Is having a Baccalaureate Degree in Nursing (BSN) better than an Associate Degree in Nursing (ADN)? Why should nurses get a BSN? Many nurses ask themselves these questions. Hospitals are pushing for nurses to advance their education. If there is an ADN nurse and BSN nurse applying for the same position most likely the BSN nurse will receive the job before the ADN nurse because “ the additional course work enhances the student’s professional development, prepares the new nurse for a broader scope of practice, and provides the nurse with a better understanding of the cultural, political, economic, and social issues that affect patients and influence health care delivery” (“American Association of Colleges of Nursing,” p.1). Different Education Routes for Nurses
Diploma graduates, Associate graduates, and Baccalaureate graduates are the three education routes for licensures of Nurses. Even though all three programs sit for the same National Council Licensure Examination for Registered Nurses (NCLEX-RN), this exam verifies only “minimal competency to provide safe, basic care” (Haverkamp & Ball, 2013, p. 144). ADN vs. BSN Competencies
Many say that Associate nurses are trained strictly on clinical skills, whereas Baccalaureate programs “emphasize evidence-based clinical practice and leadership through course work that includes research, statistics, population-based care, nursing management, and the humanities” (Haverkamp & Ball, 2013, p. 144).
This meaning that, Baccalaureate nurses receive training that allows them to look at the whole picture, like why and how things happen and what they can do to prevent them. Associate nurses as a Member of the Health Care Team, “refer patients and their families to resources that facilitate continuity of care; health promotion, maintenance, and restoration; and ensure confidentiality” (Texas Board of Nursing).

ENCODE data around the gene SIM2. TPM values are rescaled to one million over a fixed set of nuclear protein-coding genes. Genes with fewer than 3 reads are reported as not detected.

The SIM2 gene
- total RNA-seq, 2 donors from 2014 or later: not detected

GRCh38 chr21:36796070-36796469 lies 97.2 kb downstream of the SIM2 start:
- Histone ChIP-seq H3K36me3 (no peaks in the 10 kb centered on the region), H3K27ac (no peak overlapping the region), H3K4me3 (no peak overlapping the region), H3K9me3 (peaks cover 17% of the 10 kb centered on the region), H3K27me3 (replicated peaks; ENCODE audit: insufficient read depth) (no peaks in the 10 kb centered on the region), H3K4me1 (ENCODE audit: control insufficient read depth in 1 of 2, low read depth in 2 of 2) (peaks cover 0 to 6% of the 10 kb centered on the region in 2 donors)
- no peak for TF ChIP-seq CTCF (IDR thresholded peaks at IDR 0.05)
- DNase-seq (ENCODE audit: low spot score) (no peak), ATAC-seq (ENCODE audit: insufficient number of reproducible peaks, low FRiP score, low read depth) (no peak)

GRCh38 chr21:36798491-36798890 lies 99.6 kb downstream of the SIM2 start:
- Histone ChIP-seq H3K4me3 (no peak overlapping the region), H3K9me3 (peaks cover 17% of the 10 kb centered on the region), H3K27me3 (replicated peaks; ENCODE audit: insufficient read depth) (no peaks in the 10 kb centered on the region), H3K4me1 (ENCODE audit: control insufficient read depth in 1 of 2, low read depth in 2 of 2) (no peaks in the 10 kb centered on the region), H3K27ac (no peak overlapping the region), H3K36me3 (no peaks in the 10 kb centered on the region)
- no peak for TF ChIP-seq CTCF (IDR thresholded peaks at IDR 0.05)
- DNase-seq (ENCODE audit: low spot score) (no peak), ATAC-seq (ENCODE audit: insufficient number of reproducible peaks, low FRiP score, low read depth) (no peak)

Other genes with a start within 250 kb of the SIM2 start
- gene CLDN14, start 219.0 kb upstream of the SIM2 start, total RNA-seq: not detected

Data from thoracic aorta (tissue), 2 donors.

Whereas a Baccalaureate nurse as a Member of Health Care Team, “use multiple referral resources for patients, families, populations, and communities, considering cost; confidentiality; effectiveness and efficiency of care; continuity and continuum of care; and health promotion, maintenance, and restoration” (Texas Board of Nursing). Patient Care Situation
An example in the difference of education between Baccalaureate nurses and Associate nurses is shown here. The patient was admitted for Diabetic Ketoacidosis, not taking home medication because he was homeless and lacked health insurance. Nurse A, admitted this patient and cared for the patient for three days. On the third day the patient was to be discharged, keep in mind this patient came to the hospital because he is a Type 1 diabetic and was admitted for Diabetic Ketoacidosis and was not taking any of his insulin because he could not afford them.
Upon Nurse A telling the patient he was going to be discharge the patient became irritated and started to become angry and stated “I am homeless, how am I suppose to pay for my medications that I need, and I will just come right back to the hospital because I won’t be able to take any of my medications.” Nurse A, being an Associate nurse thought to herself what am I suppose to do? Nurse A then stated to the patient “The doctor has discharged you so you are medically stable to leave.” Nurse A explained to the patient that the doctor wrote prescriptions for him to take and fill so that way the patient would have his medication. Again the patient stated “How am I suppose to pay for my medication if I am homeless and have no money.”